Corrections and clarifications

There is an error in Figure 3.3. This is the tree diagram representing Eddy's (1982) medical problem. For the branch representing P(Negative | Cancer) the probability should be 0.208, NOT 0.028. Accordingly, the number at the rightmost end of the branch should be 0.0028, NOT 0.00028.

This does not affect the answer to the problem stated in the text, which remains 0.077.

My thanks to Chloe Turner (one of my students) for pointing this out.

Sunday, 7 June 2009

Perceptions of randomness: Not so irrational?

A Psychological Review paper by Ulrike Hahn and Paul Warren suggests that people's perceptions of randomness are not as irrational as is frequently supposed. Specifically, they argue that these perceptions are what would be expected from organisms with limited short-term memory capacity encountering fairly short sequences of random events.

To illustrate their argument they analyse the likelihood of encountering particular sequences of coin tosses. With a sequence of four coin tosses, there are 16 possible sequences that could occur (e.g. HHHH, HHHT, THHT,... etc.). Suppose, though, that we are interested in the occurrences of two equally-likely subsequences, HHH and HHT, within all the possible four-toss outcomes. We can analyse this by representing all 16 sequences in a probability tree diagram, such that HHHH is one branch, HHHT another branch, and so on.

Notice that the subsequence HHH occurs twice within one branch (HHHH), whereas this never happens for HHT. This result generalizes to much longer sequences of coin tosses. Hahn and Warren describe this as being like waiting for a bus: "For a long and frustrating period, there is no bus in sight, and then, all of a sudden, several arrive in immediate succession" (p.455). The upshot of this analysis is that you would need to wait longer (on average) to encounter HHH in a sequence of coin tosses than you would HHT. In a sequence of coin tosses, the expected wait time for HHH is 14 coin tosses, whereas for HHT it is just 8.

The authors also argue that this theoretical analysis maps quite well onto human experience. Limited lifespan and resources mean that random events we encounter are likely to be relatively short sequences, as compared to the long runs discussed in explanations of probability. Furthermore, short-term memory has a very limited capacity, so people can only hold a few events in mind. Hahn and Warren extend their analysis by reporting the results of a computer simulation designed to assess the probability that certain substrings will not occur within a given sequence of coin tosses. They specifically looked at the likelihood of the following substrings: HHHH, HTHH, HHHT, HHTT, and HTHT.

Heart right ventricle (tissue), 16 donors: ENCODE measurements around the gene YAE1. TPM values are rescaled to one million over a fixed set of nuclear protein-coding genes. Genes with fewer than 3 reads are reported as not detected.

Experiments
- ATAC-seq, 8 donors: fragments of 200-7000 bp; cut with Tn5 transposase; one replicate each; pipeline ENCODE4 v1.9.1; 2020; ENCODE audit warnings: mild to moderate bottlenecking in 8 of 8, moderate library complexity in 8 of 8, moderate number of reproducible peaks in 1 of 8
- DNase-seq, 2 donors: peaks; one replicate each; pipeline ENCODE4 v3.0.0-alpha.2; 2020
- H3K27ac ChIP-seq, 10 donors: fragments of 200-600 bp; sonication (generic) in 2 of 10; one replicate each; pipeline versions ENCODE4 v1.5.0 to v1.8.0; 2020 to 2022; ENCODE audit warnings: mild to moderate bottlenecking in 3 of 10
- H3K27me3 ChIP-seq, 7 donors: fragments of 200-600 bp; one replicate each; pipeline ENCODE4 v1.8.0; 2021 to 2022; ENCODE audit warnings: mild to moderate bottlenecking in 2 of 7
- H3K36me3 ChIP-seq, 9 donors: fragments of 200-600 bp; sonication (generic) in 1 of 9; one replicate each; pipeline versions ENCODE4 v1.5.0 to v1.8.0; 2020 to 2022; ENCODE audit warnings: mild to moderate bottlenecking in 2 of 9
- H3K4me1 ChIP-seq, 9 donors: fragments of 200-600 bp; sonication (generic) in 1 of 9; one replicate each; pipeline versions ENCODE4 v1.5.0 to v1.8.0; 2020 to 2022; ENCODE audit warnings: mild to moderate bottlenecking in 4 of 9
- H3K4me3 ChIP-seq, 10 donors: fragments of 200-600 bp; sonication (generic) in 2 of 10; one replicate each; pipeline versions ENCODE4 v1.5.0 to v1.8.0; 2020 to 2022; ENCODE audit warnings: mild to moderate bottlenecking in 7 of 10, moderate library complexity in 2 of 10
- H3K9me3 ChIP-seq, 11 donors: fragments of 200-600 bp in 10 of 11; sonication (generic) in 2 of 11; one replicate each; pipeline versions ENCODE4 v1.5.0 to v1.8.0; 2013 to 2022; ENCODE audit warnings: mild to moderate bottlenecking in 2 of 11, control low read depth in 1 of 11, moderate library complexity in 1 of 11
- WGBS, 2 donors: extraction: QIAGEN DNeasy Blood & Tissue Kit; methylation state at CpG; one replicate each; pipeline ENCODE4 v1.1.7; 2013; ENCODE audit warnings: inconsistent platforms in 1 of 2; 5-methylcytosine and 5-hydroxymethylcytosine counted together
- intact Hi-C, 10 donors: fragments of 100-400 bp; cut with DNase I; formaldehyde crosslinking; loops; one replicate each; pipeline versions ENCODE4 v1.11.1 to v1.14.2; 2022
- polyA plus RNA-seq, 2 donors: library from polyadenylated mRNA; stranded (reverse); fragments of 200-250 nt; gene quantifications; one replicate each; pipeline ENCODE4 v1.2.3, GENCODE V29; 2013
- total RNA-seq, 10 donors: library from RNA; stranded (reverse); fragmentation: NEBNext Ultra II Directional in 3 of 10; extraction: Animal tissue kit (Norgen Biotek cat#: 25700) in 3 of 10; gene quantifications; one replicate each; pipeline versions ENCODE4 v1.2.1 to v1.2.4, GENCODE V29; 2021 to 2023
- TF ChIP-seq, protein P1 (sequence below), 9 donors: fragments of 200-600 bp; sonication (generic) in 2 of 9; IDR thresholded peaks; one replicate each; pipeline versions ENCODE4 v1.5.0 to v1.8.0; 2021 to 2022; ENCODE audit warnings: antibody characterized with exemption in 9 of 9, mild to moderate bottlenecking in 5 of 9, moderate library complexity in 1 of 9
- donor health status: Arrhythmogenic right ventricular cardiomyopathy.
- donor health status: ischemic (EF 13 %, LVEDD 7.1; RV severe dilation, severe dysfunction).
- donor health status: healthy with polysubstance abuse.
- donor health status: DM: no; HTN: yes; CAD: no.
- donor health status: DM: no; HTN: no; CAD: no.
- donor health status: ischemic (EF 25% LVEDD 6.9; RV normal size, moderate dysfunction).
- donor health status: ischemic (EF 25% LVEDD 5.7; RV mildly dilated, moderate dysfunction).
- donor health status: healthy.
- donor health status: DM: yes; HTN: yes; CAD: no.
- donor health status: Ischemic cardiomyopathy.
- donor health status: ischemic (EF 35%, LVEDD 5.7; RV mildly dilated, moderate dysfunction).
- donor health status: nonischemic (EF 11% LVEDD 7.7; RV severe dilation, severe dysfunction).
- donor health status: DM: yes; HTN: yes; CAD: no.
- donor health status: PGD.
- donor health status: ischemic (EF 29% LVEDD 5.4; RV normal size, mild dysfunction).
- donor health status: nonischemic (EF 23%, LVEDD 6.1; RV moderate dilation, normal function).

The substring with the highest probability of non-occurrence was HHHH, and the next substring that was likely to not occur was HTHT. Likewise, when Hahn and Warren did the same analysis for substrings of length 6, the most likely substrings to not occur were HHHHHH and HTHTHT. Significantly, previous research has shown that naive participants tend to regard these sequences as less likely to have been generated by a random process than more varied or less regular strings.

In short, Hahn and Warren argue that people's misperceptions of chance are a rational response to the environments that they encounter (although they are still errors). The gambler's fallacy can be viewed in this light also. This fallacy occurs if (say) a gambler believes that a sequence of HHH means that T is more likely to occur on the next toss of the coin. However, Hahn and Warren's analysis shows that a gambler is likely to encounter the sequence HHHT before he or she encounters the sequence HHHH, even though if the gambler has just experienced HHH then the next outcome is equally likely to be H or T.


Hahn, U., and Warren, P.A. (2009). Perceptions of randomness: Why three heads are better than four. Psychological Review, 116 (2), 454-461.

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